It seemed appropriate that the gallerist was buffing the super-reflective custom spray-painted surfaces of Patricia Piccinini's latest work when I made my visit. For the spot-lit sculptural objects dispersed around the gallery floor in 'One Night Love' look like oversized mutant bumper cars, naked in a showroom. And their automotive sheen is crucial, both seducing and deflecting the gaze. Indeed, these smoothly rounded chunks of multi-coloured fibreglass, dubbed 'car nuggets', are miraculous fetish objects.
Each 'nugget' resembles the morphed vestiges of a small car, but with overlapping contours that hover at the point of recognition (a large bolt-head emerges with other organic shapes, such as fish gills and human curves). Forget post-Fordism, here the process of computer modelling has produced seamless forms that appear as fleshy phantasmagorical projections. Like Piccinini's earlier 'Truck Babies' (1999), these objects fuse biology and machine technology but produce an unexpected 'cuteness', inert, globular, even womb-like: the catalogue shows the proud artist-mother overseeing the 'birth' of a 'nugget' in a clean workshop, as if to underline the absence of mechanical origin.
Car advertisements deal in personalized images, but most cars are a standardized, managerial collaboration between marketing teams, engineers and designers. Seemingly in homage to the fanatic devotion that hot-rod lovers give to their machines, Piccinini's three basic models are lent individuality by graphic paint styling - generic flames, swooshes and skull motifs. A tension emerges between the schmaltzy titles - Arctic Heat, Fireball, Summer Love and Tangerine Dream (all works 2001) - their status as garish subcultural symbols and their context within the Minimalist gallery setting.
Several sets of wall-mounted 'panel works' accompany the 'nuggets' - series of moulded flat plastic squares spray-painted in various metallic shades. Again suggestive of automobile surfaces, each of these is carefully gouged and scalloped, creating ambiguous forms that - once divorced from their usual context and enlarged - are familiar yet alien, sensual but totally synthetic. It is as if the car, the quintessential commodity form of the 20th century, had been flattened to the scale of a large abstract tableau (one set is comprised of 39 separate panels and stretches six and half metres across the wall).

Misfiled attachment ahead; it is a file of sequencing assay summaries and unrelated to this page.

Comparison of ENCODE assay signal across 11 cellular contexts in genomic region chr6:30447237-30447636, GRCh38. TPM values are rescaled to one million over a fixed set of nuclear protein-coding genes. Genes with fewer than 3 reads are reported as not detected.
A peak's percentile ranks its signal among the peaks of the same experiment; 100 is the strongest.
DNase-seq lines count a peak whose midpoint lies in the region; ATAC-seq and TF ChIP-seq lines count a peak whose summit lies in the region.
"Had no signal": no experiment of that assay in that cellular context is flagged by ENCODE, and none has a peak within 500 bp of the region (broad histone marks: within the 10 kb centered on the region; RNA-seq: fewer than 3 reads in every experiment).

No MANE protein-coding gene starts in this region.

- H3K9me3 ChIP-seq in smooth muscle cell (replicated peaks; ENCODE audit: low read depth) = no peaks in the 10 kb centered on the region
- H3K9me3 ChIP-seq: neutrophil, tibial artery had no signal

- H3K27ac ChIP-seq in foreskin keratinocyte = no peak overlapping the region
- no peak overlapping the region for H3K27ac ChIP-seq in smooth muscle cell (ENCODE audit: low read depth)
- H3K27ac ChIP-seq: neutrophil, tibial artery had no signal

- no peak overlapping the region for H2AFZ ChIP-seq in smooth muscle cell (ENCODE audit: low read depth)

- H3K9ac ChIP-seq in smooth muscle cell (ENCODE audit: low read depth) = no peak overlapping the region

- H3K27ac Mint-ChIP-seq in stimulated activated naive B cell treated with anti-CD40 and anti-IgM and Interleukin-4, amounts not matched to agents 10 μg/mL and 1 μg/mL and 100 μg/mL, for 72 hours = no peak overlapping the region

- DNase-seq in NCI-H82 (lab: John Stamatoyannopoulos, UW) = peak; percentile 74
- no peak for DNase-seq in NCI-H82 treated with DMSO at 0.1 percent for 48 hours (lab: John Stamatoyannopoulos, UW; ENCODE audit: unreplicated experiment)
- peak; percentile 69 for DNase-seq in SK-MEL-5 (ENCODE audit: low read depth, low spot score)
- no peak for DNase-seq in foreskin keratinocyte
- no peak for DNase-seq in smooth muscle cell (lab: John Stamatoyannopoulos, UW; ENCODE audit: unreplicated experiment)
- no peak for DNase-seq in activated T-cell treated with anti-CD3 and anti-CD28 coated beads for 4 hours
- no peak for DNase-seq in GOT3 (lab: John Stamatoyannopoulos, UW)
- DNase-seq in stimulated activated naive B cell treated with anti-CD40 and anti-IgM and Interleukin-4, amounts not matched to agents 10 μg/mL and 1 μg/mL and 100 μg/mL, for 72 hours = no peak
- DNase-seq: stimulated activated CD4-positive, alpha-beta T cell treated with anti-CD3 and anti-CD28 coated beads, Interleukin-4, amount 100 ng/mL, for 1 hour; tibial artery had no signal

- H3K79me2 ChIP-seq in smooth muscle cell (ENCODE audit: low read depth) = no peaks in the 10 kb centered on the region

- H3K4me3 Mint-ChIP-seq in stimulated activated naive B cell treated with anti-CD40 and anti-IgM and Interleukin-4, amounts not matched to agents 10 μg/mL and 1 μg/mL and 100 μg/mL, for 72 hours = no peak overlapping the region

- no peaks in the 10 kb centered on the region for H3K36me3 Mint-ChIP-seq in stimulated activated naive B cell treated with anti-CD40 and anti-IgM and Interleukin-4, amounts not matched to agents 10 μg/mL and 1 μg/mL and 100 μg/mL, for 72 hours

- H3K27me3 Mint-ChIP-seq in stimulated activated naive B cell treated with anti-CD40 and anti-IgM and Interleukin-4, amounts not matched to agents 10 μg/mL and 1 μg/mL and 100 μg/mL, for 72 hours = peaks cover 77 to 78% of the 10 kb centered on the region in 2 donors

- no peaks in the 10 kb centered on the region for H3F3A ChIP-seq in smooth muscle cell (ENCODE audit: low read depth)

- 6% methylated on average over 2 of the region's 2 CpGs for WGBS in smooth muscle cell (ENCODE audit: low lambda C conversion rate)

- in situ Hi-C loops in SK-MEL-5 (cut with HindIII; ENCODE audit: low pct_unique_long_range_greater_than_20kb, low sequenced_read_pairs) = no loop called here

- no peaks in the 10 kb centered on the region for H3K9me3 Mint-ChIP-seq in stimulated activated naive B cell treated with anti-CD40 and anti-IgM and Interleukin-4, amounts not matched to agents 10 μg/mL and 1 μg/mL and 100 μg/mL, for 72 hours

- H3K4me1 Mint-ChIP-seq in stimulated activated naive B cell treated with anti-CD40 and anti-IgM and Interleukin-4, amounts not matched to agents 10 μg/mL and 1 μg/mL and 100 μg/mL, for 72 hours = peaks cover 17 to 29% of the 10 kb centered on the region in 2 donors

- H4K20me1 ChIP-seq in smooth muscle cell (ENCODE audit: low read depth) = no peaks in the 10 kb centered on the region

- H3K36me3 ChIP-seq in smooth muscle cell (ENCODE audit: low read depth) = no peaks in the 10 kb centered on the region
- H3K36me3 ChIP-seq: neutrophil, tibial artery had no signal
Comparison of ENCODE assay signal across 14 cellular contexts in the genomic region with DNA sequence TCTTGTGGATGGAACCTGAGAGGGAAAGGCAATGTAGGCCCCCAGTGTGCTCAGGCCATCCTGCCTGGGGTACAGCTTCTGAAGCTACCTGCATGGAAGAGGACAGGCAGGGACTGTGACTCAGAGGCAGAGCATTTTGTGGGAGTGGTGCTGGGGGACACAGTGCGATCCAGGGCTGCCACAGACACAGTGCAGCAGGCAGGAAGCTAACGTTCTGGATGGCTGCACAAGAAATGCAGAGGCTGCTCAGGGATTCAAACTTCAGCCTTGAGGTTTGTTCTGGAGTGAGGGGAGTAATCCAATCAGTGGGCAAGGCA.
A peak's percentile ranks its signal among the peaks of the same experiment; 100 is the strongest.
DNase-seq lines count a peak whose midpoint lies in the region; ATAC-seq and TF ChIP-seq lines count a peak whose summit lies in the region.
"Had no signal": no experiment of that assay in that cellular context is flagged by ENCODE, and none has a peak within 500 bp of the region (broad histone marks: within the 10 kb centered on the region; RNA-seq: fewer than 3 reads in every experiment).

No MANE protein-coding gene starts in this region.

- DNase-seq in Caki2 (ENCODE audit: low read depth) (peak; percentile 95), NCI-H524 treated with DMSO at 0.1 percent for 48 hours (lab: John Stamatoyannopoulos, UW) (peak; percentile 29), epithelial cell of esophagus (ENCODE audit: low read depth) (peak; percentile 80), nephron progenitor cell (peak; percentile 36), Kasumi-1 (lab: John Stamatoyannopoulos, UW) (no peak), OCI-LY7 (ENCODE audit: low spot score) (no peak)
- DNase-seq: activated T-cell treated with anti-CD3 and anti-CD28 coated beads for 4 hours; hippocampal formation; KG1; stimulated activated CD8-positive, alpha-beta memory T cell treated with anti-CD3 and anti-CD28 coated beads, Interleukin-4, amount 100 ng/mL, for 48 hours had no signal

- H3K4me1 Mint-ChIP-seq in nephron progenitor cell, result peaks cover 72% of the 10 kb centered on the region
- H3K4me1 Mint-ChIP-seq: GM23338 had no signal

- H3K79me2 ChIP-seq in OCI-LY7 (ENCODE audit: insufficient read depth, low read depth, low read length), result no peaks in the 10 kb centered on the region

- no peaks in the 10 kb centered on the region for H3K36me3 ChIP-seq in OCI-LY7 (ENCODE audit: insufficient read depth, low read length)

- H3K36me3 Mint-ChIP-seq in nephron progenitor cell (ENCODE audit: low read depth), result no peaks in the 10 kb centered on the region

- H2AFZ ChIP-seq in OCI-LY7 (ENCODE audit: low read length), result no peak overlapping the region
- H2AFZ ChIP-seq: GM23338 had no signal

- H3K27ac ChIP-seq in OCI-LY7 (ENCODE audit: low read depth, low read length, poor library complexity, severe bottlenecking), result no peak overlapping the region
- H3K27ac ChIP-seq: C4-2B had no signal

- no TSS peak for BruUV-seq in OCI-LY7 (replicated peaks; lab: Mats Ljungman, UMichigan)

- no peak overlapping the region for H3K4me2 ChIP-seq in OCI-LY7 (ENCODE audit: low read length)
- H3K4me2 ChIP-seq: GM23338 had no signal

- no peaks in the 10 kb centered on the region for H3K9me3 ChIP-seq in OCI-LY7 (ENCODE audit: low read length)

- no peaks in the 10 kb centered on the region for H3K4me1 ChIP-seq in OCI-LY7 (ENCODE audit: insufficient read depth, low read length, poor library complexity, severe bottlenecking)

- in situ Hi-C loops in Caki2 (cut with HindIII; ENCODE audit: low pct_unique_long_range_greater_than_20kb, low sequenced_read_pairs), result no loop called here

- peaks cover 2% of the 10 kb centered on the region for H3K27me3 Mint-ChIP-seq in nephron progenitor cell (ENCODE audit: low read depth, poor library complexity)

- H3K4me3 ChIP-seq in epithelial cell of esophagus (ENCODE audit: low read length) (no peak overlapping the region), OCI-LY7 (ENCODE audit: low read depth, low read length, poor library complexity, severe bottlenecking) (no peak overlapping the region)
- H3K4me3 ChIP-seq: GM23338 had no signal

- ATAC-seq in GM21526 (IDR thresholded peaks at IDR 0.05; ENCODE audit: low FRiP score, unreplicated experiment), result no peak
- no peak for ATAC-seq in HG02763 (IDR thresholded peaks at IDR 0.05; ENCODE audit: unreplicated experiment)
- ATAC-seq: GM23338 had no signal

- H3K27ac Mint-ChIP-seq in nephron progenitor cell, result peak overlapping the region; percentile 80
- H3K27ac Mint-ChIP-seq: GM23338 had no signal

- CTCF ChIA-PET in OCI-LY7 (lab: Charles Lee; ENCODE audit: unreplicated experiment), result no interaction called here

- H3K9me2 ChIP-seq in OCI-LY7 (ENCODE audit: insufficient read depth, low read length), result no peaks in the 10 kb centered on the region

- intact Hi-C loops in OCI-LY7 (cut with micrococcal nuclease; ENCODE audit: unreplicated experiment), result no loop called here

Piccinini has been called a 'Plastic Realist', a term that captures the sincerity of her re-articulations of popular techno-culture. But her creations have become increasingly suggestive. The twist to this exploration of the quasi-erotic investment we have in shiny car surfaces is a newspaper portrait of the protester killed by Italian police in Genoa last year. Repeated Pop-style in different colours along one of the sets of panels, Carlo Giuliani - imperfect martyr to the anti-globalization movement - adds a bemusing dimension of the real to this fantasy world. Against the pristine forms the flawed hero comes to represent the contingent and the accidental - in a word, the historical. Or at least a memorable news event.
Well known for her slick and satirical digital prints of genetic manipulation gone awry and for her computer-generated video installations of 'artificial nature', Piccinini moves effortlessly across different media, with an extraordinary knack for collaboration. With the ubiquitous automobile at the centre of a quotidian sublime, the work twists its unfulfilled promises with near-mutant consequences.